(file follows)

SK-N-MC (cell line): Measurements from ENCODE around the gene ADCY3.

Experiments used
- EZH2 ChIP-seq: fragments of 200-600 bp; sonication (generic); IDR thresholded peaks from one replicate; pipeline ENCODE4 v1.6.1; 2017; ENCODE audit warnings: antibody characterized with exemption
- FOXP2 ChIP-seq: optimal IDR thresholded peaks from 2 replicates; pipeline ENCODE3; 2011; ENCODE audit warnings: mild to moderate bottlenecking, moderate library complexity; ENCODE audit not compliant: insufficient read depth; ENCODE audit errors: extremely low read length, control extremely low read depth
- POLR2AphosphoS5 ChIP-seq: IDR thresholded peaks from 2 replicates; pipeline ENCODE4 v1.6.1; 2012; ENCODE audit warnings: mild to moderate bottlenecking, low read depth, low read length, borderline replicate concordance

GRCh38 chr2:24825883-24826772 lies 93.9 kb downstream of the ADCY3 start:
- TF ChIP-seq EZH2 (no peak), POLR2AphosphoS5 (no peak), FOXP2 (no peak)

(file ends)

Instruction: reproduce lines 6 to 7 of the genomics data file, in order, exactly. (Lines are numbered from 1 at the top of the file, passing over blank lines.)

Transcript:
GRCh38 chr2:24825883-24826772 lies 93.9 kb downstream of the ADCY3 start:
- TF ChIP-seq EZH2 (no peak), POLR2AphosphoS5 (no peak), FOXP2 (no peak)